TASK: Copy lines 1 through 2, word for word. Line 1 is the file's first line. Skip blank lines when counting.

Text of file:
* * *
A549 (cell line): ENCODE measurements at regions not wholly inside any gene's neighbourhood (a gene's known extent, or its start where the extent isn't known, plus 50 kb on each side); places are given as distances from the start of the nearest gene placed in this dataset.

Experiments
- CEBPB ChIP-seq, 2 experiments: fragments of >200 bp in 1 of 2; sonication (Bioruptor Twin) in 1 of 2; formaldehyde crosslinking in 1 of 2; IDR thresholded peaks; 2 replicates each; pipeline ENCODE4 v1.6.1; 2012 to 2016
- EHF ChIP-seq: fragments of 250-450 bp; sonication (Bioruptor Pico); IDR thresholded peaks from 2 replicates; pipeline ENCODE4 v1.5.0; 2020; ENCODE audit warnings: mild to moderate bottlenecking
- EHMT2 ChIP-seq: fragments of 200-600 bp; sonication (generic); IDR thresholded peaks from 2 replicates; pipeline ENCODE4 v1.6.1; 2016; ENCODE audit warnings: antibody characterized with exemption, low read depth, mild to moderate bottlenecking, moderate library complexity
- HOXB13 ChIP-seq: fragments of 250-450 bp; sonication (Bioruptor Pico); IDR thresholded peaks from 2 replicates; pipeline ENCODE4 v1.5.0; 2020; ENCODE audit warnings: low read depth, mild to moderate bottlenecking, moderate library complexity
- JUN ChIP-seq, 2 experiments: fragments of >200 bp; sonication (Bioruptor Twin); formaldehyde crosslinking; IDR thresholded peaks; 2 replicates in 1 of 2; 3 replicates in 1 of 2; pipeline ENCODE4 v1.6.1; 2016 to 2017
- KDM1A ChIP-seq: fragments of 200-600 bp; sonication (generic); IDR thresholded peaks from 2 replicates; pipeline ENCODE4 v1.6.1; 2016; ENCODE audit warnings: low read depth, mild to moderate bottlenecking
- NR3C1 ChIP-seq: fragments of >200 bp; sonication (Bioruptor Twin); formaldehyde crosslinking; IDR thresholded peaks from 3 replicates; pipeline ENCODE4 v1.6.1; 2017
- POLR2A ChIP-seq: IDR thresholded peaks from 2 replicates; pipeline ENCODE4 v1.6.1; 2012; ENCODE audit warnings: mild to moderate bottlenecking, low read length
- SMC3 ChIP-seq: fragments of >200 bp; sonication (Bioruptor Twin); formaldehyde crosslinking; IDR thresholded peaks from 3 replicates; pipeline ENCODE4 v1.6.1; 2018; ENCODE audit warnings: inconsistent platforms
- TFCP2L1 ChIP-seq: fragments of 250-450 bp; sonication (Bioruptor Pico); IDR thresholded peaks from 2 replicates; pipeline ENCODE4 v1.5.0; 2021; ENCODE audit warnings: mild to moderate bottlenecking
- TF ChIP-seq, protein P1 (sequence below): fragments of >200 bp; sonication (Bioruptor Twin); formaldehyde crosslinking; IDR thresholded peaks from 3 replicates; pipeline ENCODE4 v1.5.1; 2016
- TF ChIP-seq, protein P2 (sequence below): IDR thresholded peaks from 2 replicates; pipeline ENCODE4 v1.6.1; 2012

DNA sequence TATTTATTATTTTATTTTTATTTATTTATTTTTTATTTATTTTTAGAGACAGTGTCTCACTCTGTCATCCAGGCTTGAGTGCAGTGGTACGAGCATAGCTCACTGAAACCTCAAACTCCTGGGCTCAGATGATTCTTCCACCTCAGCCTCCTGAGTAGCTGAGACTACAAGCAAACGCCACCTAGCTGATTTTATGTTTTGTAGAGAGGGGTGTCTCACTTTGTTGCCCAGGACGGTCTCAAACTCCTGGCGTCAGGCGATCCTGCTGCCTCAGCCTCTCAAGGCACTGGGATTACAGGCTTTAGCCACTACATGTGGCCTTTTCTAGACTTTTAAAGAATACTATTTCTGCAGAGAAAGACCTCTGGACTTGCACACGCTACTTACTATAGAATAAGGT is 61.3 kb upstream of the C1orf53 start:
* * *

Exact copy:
A549 (cell line): ENCODE measurements at regions not wholly inside any gene's neighbourhood (a gene's known extent, or its start where the extent isn't known, plus 50 kb on each side); places are given as distances from the start of the nearest gene placed in this dataset.

Experiments